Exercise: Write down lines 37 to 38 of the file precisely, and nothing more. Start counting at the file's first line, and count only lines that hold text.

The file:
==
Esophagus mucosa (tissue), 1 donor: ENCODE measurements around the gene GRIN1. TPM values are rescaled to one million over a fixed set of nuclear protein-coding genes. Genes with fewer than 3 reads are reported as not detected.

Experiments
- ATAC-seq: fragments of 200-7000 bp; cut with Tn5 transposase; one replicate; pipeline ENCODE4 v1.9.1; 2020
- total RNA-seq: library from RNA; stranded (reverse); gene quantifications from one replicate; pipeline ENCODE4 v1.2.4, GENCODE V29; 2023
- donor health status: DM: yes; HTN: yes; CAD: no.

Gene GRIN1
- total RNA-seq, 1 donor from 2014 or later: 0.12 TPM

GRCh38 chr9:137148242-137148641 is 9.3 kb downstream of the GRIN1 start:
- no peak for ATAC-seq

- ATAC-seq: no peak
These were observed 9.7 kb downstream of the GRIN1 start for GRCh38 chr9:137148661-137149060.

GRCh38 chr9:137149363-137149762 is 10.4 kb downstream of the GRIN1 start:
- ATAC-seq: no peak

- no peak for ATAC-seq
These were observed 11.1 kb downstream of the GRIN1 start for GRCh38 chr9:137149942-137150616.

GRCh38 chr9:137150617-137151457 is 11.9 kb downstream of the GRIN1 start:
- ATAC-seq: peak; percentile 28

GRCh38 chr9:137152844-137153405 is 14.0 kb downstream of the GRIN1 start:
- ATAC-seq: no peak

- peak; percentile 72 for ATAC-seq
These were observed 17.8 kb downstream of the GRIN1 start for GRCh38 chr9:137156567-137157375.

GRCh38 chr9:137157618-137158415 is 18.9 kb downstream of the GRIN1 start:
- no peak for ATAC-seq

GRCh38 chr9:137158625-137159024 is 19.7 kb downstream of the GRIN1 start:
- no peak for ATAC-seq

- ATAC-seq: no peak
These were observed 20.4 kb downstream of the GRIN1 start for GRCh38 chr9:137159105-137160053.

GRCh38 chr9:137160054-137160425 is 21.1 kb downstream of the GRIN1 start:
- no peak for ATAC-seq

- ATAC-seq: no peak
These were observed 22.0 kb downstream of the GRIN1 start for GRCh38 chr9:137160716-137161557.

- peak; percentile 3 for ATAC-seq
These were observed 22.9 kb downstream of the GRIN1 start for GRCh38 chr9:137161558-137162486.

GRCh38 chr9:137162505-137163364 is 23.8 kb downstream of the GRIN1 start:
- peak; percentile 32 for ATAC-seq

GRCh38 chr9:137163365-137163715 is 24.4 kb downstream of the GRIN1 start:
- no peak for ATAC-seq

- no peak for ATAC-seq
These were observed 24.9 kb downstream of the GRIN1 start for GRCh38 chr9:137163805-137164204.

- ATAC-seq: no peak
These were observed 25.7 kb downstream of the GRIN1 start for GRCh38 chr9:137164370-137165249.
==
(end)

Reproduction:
- no peak for ATAC-seq

- no peak for ATAC-seq